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Monique Welch, engagement producer: I have covered a few protests and have worn face masks for four-plus hours in the heat. It’s not fun. Cloth masks are definitely more comfortable then the N95 ones in scorching heat, but I feel more protected with my N95. Honestly, I hate the basic store-bought ones. My cloth masks that I have are handmade. They’re so much better.

Martha Asencio-Rhine, photographer: They’re all terribly hot, especially the N95 and the KN95. But I prefer a style that is snug all the way around, no gaps, and I like the straps that go around the head and neck and not the kind that loop around the ears. They hurt after a while.

Margo Snipe, politics intern: During protest coverage, I wore a mask for hours at a time (on July 4, I was out with protesters for 11 hours). I always wore an N95 mask. They are definitely uncomfortable and hot under the Florida sun — sometimes I’d notice marks on my face after taking the mask off due to extended use. Occasionally I’d pause (when extremely socially distanced) and take off my mask just to get some air because the mask felt stuffy.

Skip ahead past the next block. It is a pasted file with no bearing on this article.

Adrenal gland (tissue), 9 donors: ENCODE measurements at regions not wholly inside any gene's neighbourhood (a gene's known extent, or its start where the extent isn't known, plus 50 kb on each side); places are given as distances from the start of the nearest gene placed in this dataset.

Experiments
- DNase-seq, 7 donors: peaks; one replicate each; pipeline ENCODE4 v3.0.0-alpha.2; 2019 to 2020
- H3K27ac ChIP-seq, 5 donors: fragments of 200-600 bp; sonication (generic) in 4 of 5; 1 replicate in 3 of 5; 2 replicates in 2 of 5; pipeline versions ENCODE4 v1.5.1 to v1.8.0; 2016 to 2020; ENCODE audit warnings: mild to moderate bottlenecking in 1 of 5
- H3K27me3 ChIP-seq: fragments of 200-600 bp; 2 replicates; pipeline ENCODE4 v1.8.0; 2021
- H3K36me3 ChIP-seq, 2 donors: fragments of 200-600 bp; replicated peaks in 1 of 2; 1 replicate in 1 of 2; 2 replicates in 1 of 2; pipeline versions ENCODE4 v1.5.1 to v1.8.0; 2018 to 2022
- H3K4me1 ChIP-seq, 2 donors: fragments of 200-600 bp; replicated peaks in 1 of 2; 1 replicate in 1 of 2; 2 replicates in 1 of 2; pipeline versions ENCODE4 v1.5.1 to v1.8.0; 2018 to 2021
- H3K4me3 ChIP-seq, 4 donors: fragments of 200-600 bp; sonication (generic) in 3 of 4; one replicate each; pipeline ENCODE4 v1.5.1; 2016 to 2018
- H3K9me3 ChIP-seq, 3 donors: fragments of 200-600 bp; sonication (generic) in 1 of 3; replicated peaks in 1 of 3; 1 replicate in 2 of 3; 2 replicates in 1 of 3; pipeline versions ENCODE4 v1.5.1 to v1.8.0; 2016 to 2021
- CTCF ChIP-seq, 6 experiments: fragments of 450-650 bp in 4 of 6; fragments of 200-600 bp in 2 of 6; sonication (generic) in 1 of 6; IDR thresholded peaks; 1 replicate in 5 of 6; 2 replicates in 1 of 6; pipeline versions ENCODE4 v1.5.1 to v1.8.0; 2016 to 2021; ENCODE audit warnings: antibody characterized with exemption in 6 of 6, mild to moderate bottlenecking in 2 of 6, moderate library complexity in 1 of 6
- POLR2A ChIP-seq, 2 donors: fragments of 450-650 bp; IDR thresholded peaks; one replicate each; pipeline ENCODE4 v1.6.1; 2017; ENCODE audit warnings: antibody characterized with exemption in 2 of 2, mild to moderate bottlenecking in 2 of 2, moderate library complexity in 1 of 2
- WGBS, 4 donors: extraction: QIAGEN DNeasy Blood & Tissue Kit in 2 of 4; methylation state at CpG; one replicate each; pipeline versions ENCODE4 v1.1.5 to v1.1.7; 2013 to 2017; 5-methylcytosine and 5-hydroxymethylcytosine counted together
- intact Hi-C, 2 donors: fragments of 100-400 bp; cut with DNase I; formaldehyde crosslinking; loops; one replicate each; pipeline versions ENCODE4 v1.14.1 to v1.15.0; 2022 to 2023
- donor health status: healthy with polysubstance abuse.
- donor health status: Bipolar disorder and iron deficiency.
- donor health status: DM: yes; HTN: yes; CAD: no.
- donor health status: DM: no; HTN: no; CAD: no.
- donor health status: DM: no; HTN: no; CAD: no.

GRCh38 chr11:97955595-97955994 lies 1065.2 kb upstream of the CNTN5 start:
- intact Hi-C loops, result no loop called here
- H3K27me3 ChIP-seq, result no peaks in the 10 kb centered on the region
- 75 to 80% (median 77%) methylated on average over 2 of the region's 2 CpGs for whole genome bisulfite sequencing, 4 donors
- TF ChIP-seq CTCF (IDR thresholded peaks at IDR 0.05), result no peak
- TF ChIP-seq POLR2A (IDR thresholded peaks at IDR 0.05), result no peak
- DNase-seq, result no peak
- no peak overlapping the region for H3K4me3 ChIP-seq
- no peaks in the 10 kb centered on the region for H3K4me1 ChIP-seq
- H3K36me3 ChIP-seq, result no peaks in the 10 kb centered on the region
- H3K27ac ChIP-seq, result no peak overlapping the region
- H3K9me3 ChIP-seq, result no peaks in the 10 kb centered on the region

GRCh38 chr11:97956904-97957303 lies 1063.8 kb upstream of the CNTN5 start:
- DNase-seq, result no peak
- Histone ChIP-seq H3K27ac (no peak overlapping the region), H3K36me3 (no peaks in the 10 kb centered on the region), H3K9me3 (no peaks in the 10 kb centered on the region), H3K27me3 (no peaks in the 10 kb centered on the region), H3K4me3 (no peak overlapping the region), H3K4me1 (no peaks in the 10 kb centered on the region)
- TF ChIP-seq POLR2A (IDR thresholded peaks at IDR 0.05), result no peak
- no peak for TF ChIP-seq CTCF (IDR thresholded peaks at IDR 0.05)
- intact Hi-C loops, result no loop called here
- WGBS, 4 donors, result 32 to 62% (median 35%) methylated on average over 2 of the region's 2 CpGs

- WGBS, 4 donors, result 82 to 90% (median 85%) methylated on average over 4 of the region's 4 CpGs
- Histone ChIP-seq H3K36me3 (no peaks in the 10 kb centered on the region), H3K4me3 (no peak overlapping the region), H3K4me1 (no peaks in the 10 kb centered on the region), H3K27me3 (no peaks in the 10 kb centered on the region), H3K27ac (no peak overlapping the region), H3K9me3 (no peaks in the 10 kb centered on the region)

Kathryn Varn, reporter: The cotton face mask I got at was great for covering protests. It’s super breathable and really hugs my face nicely.

Ivy Cebello, photo intern: I’ve gotten so used to masks by now that they don’t bother me too much anymore. I don’t like not being able to hear people very well or be heard very well, and I miss seeing people’s facial expressions. I prefer cloth masks and I keep plenty in my car to change them out often. I have a two-layer mask with a filter that gives me a sense of more protection, but it is very hot when I use it to work outdoors.

Kathy Saunders, Bay magazine editor: When California started requiring masks before many other states, my 21-year-old daughter, who goes to college in Los Angeles, started ordering masks. We have four that we like the best. We splurged on three Lilly Pulitzer masks for $48 at We like the colors and the comfort they provide. Our favorite masks are made of swimsuit fabric from a website called Dippin’ Daisy’s Swimwear at We ordered two for $10 each. They are great in Florida where it’s hot and sticky and are extra comfortable on your face.

Related: A Times journalist details his bout with the coronavirus

Doug Clifford, photographer: There’s a dimension to people who have had the virus already and have a personal perception of immunity, like myself. So I wear a mask when I’m on assignment for the Times because that’s Times policy and it’s the right thing to do because people need to feel comfortable around me. I prefer a KN95 mask (without the exhaust port), mainly because the mask has a vertical pocket which allows your nose and mouth to have some airspace. And the KN95 is rated to capture 95 percent of particles. My main concern with a mask is efficacy. I mean, I’m seeing TikTok videos of people converting their socks into face masks, I’m seeing people wearing simple bandanas. There’s virtually no discussion among the healthcare officials in the greater media sphere like the networks and cable shows discussing the efficacy of different materials.